What medicines are safe to give my child when they have a cold? How can I help my child when they have a cold? There are many medications available on the market advertising their use for “cough and cold”, but not all products should be used in children. As a parent I always want to help my child feel better as soon as possible when she is sick. But what medicines work for a cold and which could be unsafe for children to have?
What is the common cold?
The common cold is an illness often caused by a virus. Unlike bacteria, viruses cannot be treated with antibiotics. Generally, a common cold means a sore throat, dry or wet cough, having a runny nose, or slight fever (>38⁰C).
What should I give my child for cough and cold?
- Fluid intake is very important when a child becomes sick. Keeping children hydrated helps their body fight the cold. Dehydration can be very serious in infants and young children.
- Humidifying home air may help with congestion.
- Saline nasal nose drops or saline nasal sprays can help with nasal congestion if the nasal mucous is thick
- Acetaminophen and ibuprofen are common medications found in children’s over the counter products. These two medications treat for pain and fever. For a short term treatment and at appropriate doses, Acetaminophen and Ibuprofen are usually well tolerated in children. In a recent Cochrane review, the use of Acetaminophen and Ibuprofen did not significantly reduce cold symptoms or duration, but improved discomfort and pain.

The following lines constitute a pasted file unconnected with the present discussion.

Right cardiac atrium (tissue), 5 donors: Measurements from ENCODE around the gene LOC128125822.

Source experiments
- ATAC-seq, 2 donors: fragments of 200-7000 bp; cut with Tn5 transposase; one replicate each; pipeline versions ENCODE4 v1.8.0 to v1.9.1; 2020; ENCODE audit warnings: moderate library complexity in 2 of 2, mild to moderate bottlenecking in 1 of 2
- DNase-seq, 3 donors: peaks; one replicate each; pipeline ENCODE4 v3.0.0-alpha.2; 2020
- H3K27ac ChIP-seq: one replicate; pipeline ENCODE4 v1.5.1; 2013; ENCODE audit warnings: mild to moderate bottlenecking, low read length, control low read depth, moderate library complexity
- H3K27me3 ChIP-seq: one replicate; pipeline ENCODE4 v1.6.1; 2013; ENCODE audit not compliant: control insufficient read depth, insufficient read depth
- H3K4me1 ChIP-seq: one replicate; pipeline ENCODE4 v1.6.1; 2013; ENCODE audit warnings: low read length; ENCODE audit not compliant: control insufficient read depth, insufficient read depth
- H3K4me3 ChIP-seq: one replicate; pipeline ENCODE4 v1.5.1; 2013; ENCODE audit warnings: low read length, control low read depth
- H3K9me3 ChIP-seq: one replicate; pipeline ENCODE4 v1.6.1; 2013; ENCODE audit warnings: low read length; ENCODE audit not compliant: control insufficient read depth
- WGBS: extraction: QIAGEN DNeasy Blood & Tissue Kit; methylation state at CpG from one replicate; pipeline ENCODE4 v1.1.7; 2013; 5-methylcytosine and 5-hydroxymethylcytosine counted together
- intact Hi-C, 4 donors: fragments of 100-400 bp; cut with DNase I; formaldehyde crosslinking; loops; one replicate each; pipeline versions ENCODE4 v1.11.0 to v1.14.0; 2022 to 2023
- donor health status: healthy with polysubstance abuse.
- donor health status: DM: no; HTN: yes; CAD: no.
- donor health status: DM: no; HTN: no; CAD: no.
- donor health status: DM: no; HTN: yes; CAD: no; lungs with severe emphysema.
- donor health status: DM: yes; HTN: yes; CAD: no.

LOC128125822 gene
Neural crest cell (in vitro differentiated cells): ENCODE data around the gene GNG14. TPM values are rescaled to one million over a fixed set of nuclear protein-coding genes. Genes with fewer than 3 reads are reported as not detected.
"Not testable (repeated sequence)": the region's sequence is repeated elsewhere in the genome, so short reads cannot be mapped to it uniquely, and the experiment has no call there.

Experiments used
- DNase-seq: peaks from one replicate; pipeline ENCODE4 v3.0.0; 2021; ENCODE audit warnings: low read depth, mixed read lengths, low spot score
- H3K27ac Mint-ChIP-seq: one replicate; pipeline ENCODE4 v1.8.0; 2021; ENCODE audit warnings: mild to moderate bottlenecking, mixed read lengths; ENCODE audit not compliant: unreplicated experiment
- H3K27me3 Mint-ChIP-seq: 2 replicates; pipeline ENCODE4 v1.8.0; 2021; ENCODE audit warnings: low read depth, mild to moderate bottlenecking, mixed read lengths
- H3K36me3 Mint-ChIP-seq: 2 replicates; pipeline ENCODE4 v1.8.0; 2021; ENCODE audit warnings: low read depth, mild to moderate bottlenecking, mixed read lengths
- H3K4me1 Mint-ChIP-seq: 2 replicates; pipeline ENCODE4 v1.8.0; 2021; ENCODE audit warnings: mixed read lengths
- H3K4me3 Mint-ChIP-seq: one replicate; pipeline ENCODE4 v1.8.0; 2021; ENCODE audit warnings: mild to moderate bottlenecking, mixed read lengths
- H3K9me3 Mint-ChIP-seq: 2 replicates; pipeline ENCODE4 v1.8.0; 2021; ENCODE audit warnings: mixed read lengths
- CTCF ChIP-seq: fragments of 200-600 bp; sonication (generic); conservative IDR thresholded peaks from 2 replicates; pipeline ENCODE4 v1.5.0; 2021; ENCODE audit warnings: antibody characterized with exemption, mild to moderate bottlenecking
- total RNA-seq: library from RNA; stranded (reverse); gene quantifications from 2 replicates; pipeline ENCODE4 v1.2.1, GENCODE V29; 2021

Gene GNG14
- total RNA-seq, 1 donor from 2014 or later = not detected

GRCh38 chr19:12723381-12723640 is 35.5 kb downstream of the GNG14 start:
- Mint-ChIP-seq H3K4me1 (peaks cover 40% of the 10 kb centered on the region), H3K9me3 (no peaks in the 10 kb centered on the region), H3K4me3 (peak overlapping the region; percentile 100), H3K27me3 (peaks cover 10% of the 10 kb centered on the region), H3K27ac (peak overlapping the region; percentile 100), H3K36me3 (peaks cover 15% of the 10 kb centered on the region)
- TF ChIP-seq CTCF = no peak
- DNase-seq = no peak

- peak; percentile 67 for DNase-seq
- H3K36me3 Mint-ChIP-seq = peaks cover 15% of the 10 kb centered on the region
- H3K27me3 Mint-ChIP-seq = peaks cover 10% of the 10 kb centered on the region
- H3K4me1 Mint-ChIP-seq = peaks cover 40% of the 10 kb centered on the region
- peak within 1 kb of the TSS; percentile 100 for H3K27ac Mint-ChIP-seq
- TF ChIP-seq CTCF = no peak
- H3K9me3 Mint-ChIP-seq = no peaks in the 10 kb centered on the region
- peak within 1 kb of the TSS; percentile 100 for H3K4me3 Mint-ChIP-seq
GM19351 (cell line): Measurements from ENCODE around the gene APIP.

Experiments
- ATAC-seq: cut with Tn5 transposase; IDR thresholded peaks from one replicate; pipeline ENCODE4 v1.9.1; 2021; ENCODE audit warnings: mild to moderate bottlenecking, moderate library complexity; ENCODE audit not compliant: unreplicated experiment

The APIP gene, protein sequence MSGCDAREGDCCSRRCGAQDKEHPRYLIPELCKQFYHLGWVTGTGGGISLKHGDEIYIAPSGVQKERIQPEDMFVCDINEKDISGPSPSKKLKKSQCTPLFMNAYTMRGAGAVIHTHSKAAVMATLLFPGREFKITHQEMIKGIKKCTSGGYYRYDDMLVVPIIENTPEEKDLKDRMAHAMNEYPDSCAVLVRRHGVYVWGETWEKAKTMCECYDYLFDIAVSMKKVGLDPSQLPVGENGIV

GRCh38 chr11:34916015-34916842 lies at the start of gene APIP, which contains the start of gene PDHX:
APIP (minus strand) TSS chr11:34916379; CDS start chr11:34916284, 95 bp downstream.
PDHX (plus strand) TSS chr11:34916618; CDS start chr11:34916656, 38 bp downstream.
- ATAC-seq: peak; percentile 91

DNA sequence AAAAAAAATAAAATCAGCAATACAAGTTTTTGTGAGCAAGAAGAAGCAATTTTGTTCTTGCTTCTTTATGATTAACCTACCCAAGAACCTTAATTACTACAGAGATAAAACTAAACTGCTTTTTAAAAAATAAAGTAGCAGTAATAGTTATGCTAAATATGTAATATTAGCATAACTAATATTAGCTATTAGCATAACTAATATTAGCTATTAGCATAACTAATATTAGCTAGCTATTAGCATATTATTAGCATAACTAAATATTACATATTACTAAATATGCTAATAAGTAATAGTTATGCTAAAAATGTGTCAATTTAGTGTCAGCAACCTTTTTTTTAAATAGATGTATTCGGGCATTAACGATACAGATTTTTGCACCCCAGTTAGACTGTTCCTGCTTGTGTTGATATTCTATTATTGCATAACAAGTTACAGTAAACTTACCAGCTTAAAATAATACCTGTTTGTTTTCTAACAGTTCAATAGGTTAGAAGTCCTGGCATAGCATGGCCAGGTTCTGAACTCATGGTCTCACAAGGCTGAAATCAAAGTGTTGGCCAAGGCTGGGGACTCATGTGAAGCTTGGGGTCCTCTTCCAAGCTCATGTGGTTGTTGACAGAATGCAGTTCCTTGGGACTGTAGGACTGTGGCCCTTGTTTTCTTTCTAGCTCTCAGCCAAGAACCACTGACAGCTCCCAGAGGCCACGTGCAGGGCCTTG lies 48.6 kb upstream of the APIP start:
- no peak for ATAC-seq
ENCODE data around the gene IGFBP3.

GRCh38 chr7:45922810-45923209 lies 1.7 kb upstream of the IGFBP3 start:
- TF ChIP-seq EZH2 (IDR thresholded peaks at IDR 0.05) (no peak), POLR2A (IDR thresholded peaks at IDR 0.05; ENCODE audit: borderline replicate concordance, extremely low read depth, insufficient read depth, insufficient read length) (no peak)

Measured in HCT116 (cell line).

What medications should NOT be used for my child when they have a cold?
- Aspirin should be avoided in children less that 18 years old. Aspirin use in children has been associated with Reye’s Syndrome, which is a serious condition that has been associated with swelling in the brain and liver.
- Ibuprofen typically should not be used in infants under 6 months of age
The Canadian Pediatric Society actually recommends that parents avoid giving any cough and cold products to children who are under 6 years of age.
The use of cough and cold products by children has been linked to increased emergency department visits, medication overdoses, and in some cases – death. Listed ingredients to avoid in the cough and cold category for children less than 6 years include :
1. Decongestants (e.g. phenylephrine/ pseudoephedrine)
2. Expectorants (e.g. guaifenesin)
3. Antihistamines (e.g. diphenhydramine, pheniramine) when using solely for cough and cold purposes.
4. Cough suppressants (e.g. dextromethorphan)
A sick child is always concerning – and managing your child’s illness can be exhausting. But it is important to remember the different needs for their bodies; just because a treatment works for you doesn’t necessarily mean it is always safe for your children.
When delivering a medication to your child, ask a healthcare professional if you want to double check about a dosage or whether the medication is safe. Liquid medications always need to be measured using a syringe or small medicine cup. This ensures the dose is not too high. Remember that until children are about 12 years old, most medicine needs to be dosed based on the child’s current weight – not on their age.
Medications that require a prescription should never be shared among family members and more importantly should never be shared with children.
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This article was co-written by Sean Starman, a University of Alberta 2018 graduate of Bachelor of Pharmacy and Pharmaceutical Sciences.
Edited by Erin Manchuk, BScPharm, BCGP.
Goldman, R.D.; Canadian Pediatric Society, Drug Therapy and Hazardous Substances Committee (2011). Treating cough and cold: Guidance for caregivers of children and youth. Pediatric Child Health 16(9):564-6
Thirion, Daniel J.G.(2016). Chapter 24: Viral Rhinitis, Influenza, Rhinosinusitis and Pharyngitis (pp 250-268). Compendium of Therapeutics for Minor Ailments Second Edition. Ottawa ON. Canadian Pharmacists’ Association.